The Selebi-Phikwe belt includes intrusions hosting the Selebi, Selebi North, Dikoloti, Lentswe and Phokoje deposits which are spread over a 15 km interval. The ore bearing bands over this interval is from 0 to 45 m thick and comprises an amphibolite hosting mineralisation ranging from disseminated (0 to 40%) to semi-massive (40 to 70%) and massive (70 to 95%) pyrrhotite with associated pentlandite and chalcopyrite. In all of these deposits, the sulphide ores are predominantly associated with boudinaged, generally relatively thin lenses and layers of fine- to medium-grained amphibolite interlayered with various types of gneisses (Gordon 1973; Wakefield 1976; Key 1976; Gallon 1986; Brown 1988, Maier et al., 2008).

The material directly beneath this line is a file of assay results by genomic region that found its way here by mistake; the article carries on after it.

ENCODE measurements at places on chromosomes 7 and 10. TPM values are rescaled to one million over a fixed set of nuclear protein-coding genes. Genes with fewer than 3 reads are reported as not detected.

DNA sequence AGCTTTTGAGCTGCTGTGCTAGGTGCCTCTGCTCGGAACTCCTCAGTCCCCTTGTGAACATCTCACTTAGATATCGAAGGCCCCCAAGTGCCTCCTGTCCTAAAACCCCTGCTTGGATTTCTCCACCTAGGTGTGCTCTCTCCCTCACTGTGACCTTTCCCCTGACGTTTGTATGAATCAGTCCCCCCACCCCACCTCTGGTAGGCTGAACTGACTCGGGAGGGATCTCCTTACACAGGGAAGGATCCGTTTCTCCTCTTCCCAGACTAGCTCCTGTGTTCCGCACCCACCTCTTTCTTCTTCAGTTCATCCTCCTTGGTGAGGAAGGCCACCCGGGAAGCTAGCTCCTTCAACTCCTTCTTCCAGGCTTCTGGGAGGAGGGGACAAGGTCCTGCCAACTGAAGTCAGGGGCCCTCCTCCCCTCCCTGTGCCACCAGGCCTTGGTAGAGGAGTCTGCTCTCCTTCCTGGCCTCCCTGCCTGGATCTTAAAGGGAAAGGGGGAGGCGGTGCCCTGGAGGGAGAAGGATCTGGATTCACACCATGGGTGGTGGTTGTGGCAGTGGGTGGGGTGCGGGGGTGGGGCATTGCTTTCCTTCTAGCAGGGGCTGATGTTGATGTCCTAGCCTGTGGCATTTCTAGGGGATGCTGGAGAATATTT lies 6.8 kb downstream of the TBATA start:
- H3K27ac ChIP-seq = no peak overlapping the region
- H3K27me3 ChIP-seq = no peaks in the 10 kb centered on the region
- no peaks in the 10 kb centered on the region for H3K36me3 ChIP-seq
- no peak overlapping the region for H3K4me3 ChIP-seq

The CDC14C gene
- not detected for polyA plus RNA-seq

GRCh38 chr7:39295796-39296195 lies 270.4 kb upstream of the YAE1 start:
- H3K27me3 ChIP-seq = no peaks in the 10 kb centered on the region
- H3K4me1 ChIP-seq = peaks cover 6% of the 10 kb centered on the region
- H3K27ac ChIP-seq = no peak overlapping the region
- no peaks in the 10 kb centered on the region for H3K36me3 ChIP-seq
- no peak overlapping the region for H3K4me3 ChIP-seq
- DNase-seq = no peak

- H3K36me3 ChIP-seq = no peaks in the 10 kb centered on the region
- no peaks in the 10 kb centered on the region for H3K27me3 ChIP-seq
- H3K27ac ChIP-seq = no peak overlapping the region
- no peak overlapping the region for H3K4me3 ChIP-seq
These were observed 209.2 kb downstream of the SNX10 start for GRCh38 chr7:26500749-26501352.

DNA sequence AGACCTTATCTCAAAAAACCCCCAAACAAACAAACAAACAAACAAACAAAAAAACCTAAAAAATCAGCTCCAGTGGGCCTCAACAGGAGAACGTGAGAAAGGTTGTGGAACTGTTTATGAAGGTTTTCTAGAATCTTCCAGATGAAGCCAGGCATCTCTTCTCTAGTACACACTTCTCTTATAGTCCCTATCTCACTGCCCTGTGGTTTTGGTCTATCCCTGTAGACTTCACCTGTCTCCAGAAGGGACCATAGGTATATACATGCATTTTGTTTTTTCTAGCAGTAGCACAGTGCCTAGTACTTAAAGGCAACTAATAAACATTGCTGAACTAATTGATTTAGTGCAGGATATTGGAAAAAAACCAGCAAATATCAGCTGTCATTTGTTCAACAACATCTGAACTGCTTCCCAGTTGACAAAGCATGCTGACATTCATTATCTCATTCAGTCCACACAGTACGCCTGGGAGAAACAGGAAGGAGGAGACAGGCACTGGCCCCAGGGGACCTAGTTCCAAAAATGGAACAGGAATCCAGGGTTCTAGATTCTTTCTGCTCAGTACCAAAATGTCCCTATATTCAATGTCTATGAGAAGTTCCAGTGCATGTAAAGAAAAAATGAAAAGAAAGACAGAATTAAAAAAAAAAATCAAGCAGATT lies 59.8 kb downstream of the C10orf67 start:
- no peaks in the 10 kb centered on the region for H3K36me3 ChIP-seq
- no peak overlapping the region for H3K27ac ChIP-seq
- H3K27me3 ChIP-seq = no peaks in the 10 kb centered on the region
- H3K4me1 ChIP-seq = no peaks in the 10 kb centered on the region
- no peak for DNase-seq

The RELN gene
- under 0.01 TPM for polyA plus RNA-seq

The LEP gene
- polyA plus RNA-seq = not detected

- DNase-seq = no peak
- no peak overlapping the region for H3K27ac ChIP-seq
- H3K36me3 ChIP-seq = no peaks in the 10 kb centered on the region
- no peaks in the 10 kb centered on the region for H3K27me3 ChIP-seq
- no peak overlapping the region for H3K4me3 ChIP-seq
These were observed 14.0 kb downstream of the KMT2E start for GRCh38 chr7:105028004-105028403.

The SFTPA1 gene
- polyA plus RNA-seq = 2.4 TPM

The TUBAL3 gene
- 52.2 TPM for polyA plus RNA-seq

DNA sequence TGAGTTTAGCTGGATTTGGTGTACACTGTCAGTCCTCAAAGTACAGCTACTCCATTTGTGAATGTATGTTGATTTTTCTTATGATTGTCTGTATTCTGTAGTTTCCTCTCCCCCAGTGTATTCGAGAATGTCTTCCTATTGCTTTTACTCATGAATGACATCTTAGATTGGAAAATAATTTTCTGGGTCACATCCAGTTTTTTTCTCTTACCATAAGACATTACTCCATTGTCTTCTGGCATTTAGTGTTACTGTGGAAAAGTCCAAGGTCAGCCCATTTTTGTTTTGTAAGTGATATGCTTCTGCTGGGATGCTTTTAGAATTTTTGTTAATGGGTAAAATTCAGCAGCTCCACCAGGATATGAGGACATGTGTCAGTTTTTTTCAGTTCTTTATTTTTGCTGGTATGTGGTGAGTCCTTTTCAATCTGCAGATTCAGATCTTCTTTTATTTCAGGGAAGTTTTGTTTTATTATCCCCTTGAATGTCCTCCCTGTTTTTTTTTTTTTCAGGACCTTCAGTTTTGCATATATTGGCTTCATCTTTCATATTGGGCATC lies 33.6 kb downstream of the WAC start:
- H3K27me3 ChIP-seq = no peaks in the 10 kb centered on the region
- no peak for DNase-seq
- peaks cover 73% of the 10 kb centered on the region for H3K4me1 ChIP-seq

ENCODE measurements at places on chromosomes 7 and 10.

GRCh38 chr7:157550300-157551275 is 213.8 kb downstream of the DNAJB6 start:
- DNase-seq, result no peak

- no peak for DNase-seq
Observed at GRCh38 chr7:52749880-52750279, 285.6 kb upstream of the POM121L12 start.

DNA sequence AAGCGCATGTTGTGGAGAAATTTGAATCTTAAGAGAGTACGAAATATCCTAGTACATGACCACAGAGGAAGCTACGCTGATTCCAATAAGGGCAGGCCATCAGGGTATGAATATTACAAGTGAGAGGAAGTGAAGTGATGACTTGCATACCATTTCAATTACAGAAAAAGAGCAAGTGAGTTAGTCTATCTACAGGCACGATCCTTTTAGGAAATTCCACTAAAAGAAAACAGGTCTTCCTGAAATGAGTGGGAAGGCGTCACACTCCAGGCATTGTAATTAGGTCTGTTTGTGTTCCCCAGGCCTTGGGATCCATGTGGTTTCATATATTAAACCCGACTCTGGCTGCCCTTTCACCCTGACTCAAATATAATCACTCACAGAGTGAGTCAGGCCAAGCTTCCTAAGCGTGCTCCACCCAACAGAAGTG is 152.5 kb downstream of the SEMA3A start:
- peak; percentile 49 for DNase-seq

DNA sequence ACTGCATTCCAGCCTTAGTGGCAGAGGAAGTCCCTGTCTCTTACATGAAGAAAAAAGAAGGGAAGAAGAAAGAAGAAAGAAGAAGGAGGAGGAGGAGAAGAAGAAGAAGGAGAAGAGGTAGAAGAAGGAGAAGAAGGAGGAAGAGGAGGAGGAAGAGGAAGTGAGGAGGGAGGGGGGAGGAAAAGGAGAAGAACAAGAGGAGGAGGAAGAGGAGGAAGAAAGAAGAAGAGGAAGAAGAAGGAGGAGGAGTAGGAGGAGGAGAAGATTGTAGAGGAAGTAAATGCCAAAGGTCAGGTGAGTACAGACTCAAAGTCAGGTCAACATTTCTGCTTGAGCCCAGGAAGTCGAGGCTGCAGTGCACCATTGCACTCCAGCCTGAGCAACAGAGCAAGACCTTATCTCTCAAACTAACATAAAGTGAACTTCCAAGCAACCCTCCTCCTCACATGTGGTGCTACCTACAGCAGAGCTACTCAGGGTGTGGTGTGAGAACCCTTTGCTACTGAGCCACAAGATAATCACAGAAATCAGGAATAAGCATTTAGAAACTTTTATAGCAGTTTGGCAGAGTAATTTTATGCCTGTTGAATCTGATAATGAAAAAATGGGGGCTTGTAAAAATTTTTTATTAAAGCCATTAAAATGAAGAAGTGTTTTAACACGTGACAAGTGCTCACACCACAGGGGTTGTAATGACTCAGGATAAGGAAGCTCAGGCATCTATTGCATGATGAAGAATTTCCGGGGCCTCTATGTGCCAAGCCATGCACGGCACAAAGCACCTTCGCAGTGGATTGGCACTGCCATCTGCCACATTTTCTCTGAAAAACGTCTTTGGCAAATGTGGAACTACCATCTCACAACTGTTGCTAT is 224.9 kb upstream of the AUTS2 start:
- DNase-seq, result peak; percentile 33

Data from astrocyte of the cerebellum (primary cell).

At Phikwe, the ore-bearing intrusions average ~11 m in thickness (Lear 1979), although it is considered this may largely be the result of intense folding and shearing. The amphibolites are mainly composed of hornblende, feldspar, gedrite and mica. Minor metamorphic orthopyroxene and olivine are also found. Brown (1988) estimated from the geochemistry of the intrusion that their parental magmas were tholeiitic basalts (with ~8 wt.% MgO) that crystallised variable proportions of olivine (Fo85), pyroxene (En85) and plagioclase (An83). Disseminated and massive sulphides are found throughout the amphibolites, locally forming up to 38 m thick concentrations of massive and semi-massive sulphides, particularly adjacent to the contacts between the amphibolites and the host gneisses. The sulphides are intensely tectonised, as evidenced by their concentration in crosscutting veins and fold closures, common durchbewegung fabrics, and the concentration of silicate inclusions along traces of isoclinal folds within the massive sulphides. This has been interpreted to suggest that the massive sulphide zones focussed at least three phases of shearing resulting in intense tectonisation (Brown 1988). The principal sulphide minerals within the massive and disseminated mineralisation are pyrrhotite, pentlandite and chalcopyrite which occur in variable relative proportions. Chalcopyrite may be relatively concentrated around and within silicate inclusions. Minor sulphides formed during hydrothermal and supergene alteration include bravoite, marcasite, pyrite and violarite (Lear 1979). Euhedral, subhedral or anhedral magnetite grains constitute up to 20 vol.% of the opaque fraction (Maier et al., 2008).